However, if you do not want to pay a monthly fee, the rate is 1 €uro for 15 minutes. Therefore, I presume that even if you’ll explore Düsseldorf cycling for only one day, paying the monthly fee is far better.
Where to Stay
Since Düsseldorf is an important convention and congress place, there are many medium-priced accommodations, but, of course, also some luxury places. After all, the Königsallee aka ‘Kö’, on of Düsseldorf’s landmarks, is one of the most prestigious and expensive shopping boulevards in the world. Also, when planning your trip, check first whether there’s a major fair taking place. During those events, hotel prices can get four to five times higher.
A convenient option with an excellent price service ratio is the Mercure Hotel Düsseldorf City Center*, located a few steps from the central station and at the same time maybe ten minutes walking to the city center.
However, if they should be booked out or if you prefer to stay in a different neighborhood, in this map, you’ll find some great lodging options*:
Where to Eat
Typical Rhenish specialties such as mustard roast, Rhenish sauerbraten, Halve Hahn or Ähzezupp can be enjoyed extremely well in many places around Düsseldorf.
A great way to get an overview of local specialties is by joining a Culinary Tour. This way, you sample some original Düsseldorf delicacies and get extended explanations and some witty background stories.
On this tour, a local guide leads you to some breweries and specialty food stores and the farmers market on Carlsplatz, and more. It’s highly recommended since you get a good feel for the local culture, a couple of samples to take home…and in the end a full stomach.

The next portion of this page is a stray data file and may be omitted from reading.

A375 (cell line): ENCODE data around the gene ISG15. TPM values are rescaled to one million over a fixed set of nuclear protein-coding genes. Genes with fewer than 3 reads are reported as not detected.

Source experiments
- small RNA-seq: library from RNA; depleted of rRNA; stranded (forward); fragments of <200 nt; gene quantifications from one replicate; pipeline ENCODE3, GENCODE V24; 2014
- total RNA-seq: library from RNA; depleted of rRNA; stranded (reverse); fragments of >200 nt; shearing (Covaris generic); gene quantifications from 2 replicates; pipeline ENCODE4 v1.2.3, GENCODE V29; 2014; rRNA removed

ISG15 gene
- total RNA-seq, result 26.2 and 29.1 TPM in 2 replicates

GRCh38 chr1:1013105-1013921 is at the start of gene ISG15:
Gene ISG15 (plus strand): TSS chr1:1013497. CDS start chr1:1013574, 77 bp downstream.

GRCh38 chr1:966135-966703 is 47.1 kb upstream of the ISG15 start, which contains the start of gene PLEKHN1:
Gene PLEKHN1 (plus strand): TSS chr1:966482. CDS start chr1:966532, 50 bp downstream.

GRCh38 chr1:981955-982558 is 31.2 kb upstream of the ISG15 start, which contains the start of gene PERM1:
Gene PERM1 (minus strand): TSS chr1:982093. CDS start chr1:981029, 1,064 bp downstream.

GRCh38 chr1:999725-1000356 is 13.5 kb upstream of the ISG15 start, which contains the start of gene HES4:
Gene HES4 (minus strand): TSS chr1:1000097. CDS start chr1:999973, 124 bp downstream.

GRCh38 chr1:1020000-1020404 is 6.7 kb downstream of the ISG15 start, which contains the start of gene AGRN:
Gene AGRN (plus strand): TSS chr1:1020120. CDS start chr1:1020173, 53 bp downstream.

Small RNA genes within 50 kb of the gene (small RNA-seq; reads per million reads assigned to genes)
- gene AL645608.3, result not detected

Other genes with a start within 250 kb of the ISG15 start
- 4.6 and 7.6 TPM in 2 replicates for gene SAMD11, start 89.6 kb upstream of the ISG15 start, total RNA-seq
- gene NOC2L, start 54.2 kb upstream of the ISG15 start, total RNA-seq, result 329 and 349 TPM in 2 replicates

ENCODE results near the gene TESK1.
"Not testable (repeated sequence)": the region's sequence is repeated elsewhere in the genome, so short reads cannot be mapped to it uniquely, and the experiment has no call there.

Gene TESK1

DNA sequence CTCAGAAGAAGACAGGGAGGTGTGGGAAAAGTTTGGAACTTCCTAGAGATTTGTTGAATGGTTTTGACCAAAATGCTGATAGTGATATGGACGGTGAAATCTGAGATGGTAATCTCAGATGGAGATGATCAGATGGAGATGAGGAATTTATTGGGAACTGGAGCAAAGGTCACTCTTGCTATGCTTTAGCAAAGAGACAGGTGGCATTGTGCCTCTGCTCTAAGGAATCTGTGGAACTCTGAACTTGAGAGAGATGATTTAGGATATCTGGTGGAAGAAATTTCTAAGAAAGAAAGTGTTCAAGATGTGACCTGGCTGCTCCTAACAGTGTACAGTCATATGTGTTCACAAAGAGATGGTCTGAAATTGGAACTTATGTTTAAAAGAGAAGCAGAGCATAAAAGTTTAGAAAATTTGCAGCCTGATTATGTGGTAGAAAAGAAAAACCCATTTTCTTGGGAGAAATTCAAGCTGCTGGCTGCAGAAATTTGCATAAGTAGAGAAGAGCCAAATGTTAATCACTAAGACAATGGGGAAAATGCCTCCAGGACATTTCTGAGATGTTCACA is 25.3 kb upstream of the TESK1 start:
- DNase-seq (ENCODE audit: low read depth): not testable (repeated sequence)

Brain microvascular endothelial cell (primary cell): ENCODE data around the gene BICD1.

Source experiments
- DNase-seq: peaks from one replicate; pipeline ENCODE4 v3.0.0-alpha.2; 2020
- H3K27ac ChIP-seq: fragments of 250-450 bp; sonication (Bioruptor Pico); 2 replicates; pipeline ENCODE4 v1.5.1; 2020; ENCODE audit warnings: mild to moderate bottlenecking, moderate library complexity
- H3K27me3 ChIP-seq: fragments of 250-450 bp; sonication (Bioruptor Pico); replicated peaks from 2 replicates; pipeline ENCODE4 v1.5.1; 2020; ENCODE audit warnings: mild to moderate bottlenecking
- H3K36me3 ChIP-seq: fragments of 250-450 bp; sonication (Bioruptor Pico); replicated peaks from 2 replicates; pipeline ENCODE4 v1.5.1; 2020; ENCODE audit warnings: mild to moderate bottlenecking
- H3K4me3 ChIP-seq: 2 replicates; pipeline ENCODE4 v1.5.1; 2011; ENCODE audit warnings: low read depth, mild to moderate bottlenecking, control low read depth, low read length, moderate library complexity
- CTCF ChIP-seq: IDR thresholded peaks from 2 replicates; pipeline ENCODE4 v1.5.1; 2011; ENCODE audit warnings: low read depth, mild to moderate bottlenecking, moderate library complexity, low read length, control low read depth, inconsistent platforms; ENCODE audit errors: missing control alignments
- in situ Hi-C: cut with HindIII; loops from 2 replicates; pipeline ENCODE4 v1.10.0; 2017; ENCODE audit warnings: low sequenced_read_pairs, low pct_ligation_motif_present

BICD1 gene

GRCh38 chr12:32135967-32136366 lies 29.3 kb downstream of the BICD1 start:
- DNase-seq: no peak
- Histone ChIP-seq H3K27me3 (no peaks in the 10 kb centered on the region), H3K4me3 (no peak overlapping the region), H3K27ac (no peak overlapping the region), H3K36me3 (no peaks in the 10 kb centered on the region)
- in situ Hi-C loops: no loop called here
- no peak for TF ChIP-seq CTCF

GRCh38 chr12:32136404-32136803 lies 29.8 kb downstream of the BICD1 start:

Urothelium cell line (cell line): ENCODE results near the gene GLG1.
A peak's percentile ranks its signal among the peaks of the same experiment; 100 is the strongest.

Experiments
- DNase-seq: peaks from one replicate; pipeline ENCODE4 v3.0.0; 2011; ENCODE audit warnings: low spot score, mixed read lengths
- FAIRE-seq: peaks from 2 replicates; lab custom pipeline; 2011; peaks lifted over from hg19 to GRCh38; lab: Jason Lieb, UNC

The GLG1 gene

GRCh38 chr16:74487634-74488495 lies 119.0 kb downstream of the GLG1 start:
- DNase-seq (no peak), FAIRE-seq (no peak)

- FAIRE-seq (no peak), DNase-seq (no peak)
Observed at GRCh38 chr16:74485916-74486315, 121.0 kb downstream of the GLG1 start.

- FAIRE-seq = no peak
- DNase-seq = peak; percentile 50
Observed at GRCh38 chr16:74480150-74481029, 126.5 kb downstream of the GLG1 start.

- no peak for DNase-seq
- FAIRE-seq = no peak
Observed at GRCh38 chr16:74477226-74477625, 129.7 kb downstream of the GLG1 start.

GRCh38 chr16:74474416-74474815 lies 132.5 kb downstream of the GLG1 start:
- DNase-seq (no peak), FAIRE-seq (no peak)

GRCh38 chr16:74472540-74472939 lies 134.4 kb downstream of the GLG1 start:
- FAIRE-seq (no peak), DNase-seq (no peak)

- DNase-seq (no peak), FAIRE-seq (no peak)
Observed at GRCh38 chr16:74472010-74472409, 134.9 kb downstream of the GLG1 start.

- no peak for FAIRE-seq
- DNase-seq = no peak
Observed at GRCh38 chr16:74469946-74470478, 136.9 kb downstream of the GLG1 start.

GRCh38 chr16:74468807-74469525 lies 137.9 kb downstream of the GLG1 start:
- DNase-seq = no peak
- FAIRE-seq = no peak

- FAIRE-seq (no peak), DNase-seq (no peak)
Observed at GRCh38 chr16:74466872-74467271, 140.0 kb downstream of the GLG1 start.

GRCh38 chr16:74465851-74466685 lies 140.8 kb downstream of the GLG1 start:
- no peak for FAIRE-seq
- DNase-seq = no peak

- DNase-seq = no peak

The tour is organized by the Düsseldorf Tourismus and takes place every Saturday from 10 a. m. for approximately three hours. You can take it either in German or in English.
Should you be rather thirsty than hungry, there are also beer tours like the Altbier-Safari where you visit up to five breweries and check out if they are really that good.
Spoiler alert: they are!
With the DüsseldorfCard, these and many more themed tours are 10 to 20% cheaper.
I’m an avid solo-travelling woman. Since solo travel doesn’t equal solitude, I love to join organized tours here and there. They allow me to meet fellow travellers – for just a short moment or a lifelong friendship.
Therefore, here are some great ideas of what to do during your stay in Düsseldorf. Especially if you have only a short amount of time, they’ll enable you to leave the planning and organizing to others and just enjoy the city to the max*:
Cash, Cards, And Discounts
Since 2001, 19 European countries have been paying with €uros, and Germany is, obviously, one of them. The exchange rate is 1 US$ = 0,93 EUR (July 2022), but you can check the conversion on this page.
Although the jolly Düsseldorfers love to maintain their traditions, it’s a very open and internationally oriented city, so credit cards are accepted and otherwise, ATMs can be found everywhere.
While there are many foreign ex-pats mainly for work in Düsseldorf, international tourism isn’t as big as for instance in Berlin. However, you can get all the tourist information and material such as brochures in English – also because Düsseldorf is one of Germany’s most important places for fairs and conventions.
They have a very elaborated and detailed website and a bureau in the old town where a very knowledgable and friendly staff will assist you:
Open Monday to Sunday 10 a. m. to 6 p. m.
Depending on what your plans are, you might wanna get a DüsseldorfCard. With this card, you travel free of charge on buses and trains in the city area. Of course, you also get discounted or even free entrance to museums. Also, you get a great discount on guided tours like those mentioned below. Even the hop on hop off bus and river cruises are included.
There are four options for solo travellers and also for families respectively groups:
|24 hours||48 hours||72 hours||96 hours|